The most common adverse effects (AEs) of any grade reported with nivolumab plus ipilimumab included fatigue (37%), pruritus (28%), diarrhea (27%), rash (22%), and nausea (20%), whereas patients in the sunitinib group most commonly reported diarrhea (52%), fatigue (49%), palmarplantar erythrodysesthesia (43%), hypertension (40%), nausea (38%), dysgeusia (33%), stomatitis or mucosal inflammation (28%), decreased appetite (25%), hypothyroidism (25%), and vomiting (21%). Of note, 22% of the nivolumab plus ipilimumab group and 12% of the sunitinib group discontinued the study as a result of treatment-related AEs, and 35% of patients receiving the study combination required glucocorticoids for immune-related AEs.10
The combination of pembrolizumab plus axitinib was approved by the FDA on April 19, 2019, following the release of the results from the phase 3 KEYNOTE 426 trial [NCT02853331]. This trial included adult patients with previously untreated clear-cell aRCC. Patients were randomized to either sunitinib 50 mg by mouth daily for 4 weeks of each 6-week cycle or pembrolizumab 200 mg IV every 3 weeks plus axitinib 5 mg by mouth twice daily. Median PFS was reported as 15.1 months (12.6-17.7) versus 11.1 months (8.7-12.5) in the combination and sunitinib groups, respectively (HR, 0.69; P <.001). The OS end point has not yet been reached in either group, but at 18 months, 82.3% of patients in the pembrolizumab plus axitinib group were still alive versus 72.1% of patients in the sunitinib group.
The most common AEs reported by the combination group included diarrhea (54%), hypertension (44.5%), fatigue (38.5%), hypothyroidism (35.4%), decreased appetite (29.6%), palmar-plantar erythrodysesthesia (28%), nausea (27.7%), transaminitis (27%), and dysphonia (25%). The incidence of AEs for patients taking sunitinib was similar to that reported in CheckMate 214. Approximately one-third of patients receiving the combination therapy discontinued at least 1 agent because of AEs.11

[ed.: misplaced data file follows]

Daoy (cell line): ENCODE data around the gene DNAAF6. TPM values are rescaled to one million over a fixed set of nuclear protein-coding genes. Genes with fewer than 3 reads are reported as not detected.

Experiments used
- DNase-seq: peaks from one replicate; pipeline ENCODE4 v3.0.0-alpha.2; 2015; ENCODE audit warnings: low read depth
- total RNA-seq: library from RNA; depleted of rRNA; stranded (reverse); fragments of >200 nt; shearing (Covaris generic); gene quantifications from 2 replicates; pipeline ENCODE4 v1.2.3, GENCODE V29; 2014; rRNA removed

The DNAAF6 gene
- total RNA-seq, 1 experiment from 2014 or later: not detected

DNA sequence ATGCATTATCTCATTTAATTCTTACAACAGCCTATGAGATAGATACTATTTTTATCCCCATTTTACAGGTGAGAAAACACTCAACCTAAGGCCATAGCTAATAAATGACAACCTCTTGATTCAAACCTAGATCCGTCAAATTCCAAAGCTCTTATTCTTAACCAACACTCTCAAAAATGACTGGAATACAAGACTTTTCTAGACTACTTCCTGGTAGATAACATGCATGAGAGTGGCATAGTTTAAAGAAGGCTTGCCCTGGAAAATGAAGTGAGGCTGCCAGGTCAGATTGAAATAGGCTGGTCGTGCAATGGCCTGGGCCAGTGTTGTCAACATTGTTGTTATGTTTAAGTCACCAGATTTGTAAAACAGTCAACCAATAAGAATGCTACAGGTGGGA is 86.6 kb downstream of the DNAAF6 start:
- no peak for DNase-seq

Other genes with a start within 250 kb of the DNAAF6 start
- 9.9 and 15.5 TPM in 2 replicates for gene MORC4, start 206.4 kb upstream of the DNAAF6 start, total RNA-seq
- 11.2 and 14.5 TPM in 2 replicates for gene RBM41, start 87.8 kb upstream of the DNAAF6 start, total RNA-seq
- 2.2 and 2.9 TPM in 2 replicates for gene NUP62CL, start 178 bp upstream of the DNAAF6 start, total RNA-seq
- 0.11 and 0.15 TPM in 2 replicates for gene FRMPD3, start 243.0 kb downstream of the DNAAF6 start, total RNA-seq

Of note, the combination of avelumab plus axitinib was approved by the FDA on May 14, 2019, following the release of the results from the JAVELIN Renal 101 trial [NCT02684006]. This study compared sunitinib 50 mg by mouth daily for 4 weeks of each 6-week cycle with avelumab 10 mg/kg IV every 2 weeks plus axitinib 5 mg by mouth twice daily in adult patients with untreated clear-cell aRCC. The study reported a median PFS of 13.8 months (11.1-not estimated) versus 8.4 months (6.9-11.1) in the combination and sunitinib groups, respectively (HR, 0.69; P <.001). After 11.6 and 10.7 months of follow-up for each respective group, deaths from any cause were reported as 14.3% and 16.9%. Patients receiving the study combination of avelumab plus axitinib experienced increased rates of diarrhea, hypertension, hypothyroidism, and dysphonia in comparison to the sunitinib group. Interestingly, only 8% of patients discontinued avelumab plus axitinib, whereas 13% of patients receiving sunitinib discontinued therapy because of AEs. Approximately 11% of patients in the combination group received glucocorticoids for immune-related AEs.12
In summary, pembrolizumab plus axitinib and nivolumab plus ipilimumab are 2 of the new FDA approved combination therapies considered preferred first-line treatment approaches for clear-cell aRCC, with avelumab plus axitinib also included as a consideration. It is imperative for pharmacists to be aware of these newer combination-therapy options and to be especially mindful of the potential for overlapping or additive toxicities that may arise from dual immunotherapy or the combination of immunotherapy and a VEGF inhibitor. These AEs may range from cutaneous changes, such as palmar-plantar erythrodysesthesia, to gastrointestinal issues, such as diarrhea, or to endocrine concerns such as hypothyroidism, in addition to others mentioned previously in each respective trial. The mechanism for these effects varies between different agents, and pharmacists should be prepared to help elucidate the cause and assist in guiding therapy when toxicities arise.